Tunny, Colossus and Ada: Keeping an Open Mind

Joachim Schüeth is the winner of National Museum of Computing's Colossus Cipher Challenge. Using his laptop, Schüeth unravelled a code transmitted from the Heinz Nixdorf Museum in Germany, from a Lorenz SZ42 Cipher machine, used by the German High Command to relay secret messages during the World War II.

Speaking in front of Colossus at Bletchley Park, Schüeth said: "It was unfair because I was using a modern PC, while Colossus was created more than 60 years ago. It really is astonishing and humbling that the world's first programmable, digital computer was created in the 1940s. Without those Bletchley Park pioneers, I would be out of a job."

On November 15, 2007 I took my laptop to the nearby radio shack of the amateur radio club of Bonn. Being initially hampered by poor radio propagation and noise, I could finally record and decrypt several of the transmitted Cipher Challenges. Running on a 1.4 GHz CPU, the Ada program that does the code breaking found the correct settings of all 12 key wheels of the SZ42 within 46 seconds. This was way faster than Colossus, which completed the same task within about three and a half hours. Colossus reads the ciphertext input from a punched paper tape looping at a speed of 5000 characters per second. On my computer, I measured the equivalent speed to be about 1.2 million characters per second, which is 240 times faster. When scaling the CPU frequency by this factor, Colossus is equivalent to a 5.8-MHz computer. Measured by Moore's law, this is an enormous speed for a machine built more than six decades ago.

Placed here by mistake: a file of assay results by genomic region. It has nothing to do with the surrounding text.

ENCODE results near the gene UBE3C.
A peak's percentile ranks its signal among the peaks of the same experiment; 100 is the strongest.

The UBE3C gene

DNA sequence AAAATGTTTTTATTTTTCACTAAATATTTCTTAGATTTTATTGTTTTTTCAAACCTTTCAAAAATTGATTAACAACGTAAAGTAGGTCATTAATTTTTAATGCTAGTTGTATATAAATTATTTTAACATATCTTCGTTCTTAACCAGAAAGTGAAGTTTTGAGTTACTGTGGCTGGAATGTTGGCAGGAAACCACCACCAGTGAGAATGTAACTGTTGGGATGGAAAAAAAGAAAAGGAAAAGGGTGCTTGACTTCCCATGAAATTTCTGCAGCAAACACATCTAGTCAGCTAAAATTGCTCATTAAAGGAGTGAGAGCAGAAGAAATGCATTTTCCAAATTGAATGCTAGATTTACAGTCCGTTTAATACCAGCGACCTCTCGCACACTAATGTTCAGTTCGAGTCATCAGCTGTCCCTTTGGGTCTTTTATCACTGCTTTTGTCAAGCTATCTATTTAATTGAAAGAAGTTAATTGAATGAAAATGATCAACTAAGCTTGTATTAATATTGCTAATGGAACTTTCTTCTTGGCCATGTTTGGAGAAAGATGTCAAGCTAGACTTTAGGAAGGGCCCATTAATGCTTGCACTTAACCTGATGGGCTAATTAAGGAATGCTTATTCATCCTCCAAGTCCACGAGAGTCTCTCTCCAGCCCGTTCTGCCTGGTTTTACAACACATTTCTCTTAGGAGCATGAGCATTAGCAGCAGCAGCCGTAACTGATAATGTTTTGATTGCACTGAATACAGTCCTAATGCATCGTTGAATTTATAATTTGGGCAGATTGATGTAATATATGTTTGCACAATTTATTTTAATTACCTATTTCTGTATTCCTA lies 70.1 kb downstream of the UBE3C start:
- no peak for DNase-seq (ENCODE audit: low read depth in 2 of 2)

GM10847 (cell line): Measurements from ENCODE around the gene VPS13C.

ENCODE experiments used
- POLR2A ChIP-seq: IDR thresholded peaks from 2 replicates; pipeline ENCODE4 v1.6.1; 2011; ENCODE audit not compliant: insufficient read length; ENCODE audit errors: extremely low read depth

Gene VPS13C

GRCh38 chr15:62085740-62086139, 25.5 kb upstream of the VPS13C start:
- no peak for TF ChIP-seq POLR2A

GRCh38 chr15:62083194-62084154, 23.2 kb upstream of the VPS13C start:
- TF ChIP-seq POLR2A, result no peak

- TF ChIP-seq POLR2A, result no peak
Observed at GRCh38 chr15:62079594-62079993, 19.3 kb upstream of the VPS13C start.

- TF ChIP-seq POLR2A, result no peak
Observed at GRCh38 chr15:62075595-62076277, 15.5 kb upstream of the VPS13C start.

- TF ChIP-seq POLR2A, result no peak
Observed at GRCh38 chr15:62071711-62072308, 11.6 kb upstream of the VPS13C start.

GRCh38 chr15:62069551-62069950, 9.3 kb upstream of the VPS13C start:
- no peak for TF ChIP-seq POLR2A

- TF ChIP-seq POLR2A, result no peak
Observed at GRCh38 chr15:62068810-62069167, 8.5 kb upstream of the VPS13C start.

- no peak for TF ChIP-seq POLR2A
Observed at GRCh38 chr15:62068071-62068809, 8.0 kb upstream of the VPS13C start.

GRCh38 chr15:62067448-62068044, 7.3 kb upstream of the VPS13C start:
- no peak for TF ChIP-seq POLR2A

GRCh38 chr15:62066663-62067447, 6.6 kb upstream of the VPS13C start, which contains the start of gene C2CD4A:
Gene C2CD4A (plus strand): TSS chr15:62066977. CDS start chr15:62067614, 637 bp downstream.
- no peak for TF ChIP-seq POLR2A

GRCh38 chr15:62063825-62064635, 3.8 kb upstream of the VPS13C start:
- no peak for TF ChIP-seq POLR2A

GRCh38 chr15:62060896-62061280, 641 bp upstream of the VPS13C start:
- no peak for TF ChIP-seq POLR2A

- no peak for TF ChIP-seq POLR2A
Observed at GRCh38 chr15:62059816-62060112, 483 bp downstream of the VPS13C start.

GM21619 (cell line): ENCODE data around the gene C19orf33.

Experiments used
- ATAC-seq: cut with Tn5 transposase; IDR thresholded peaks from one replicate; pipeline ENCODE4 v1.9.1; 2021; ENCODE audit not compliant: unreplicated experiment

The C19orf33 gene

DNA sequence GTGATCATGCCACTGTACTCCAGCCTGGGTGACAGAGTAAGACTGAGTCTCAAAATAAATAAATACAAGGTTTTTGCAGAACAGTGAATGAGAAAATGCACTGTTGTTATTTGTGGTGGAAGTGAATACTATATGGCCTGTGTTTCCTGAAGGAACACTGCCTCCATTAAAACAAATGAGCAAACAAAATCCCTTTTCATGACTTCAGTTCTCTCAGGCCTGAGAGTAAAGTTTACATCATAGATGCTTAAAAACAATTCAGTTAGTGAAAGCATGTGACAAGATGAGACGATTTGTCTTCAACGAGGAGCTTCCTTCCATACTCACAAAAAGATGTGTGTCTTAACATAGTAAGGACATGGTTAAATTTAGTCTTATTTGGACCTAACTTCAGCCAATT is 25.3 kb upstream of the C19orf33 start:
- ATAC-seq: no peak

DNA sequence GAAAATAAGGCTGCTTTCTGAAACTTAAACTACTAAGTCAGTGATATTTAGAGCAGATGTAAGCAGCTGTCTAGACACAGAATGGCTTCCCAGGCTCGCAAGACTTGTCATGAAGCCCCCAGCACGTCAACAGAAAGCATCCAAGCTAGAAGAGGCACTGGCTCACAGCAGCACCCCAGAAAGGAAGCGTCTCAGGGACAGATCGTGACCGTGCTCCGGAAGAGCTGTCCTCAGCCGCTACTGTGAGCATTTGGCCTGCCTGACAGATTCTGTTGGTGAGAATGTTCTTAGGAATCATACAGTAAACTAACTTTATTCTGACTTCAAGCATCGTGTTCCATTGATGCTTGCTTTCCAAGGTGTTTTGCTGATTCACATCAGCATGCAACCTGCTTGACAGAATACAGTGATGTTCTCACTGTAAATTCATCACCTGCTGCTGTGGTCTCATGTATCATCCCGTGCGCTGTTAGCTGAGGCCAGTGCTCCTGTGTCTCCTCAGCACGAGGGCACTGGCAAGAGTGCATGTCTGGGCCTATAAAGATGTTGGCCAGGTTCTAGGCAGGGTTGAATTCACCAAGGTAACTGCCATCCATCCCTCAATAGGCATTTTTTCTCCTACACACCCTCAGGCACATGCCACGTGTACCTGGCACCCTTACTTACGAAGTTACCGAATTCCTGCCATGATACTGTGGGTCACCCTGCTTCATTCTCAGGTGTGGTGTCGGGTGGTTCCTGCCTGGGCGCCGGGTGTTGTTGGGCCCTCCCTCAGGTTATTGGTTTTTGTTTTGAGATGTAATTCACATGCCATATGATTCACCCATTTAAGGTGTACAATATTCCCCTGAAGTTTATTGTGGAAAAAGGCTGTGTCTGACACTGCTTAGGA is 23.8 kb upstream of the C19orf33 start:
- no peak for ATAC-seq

It wasn't the code breakers at Bletchley who built Colossus, it was Dr Tommy Flowers of the GPO research labs at Dollis Hill. The world's first programmable, digital computer was built by the Post Office! Don't listen to any Americans who try to tell you anything different.
Wasn't Colossus built from BT 'spares'?

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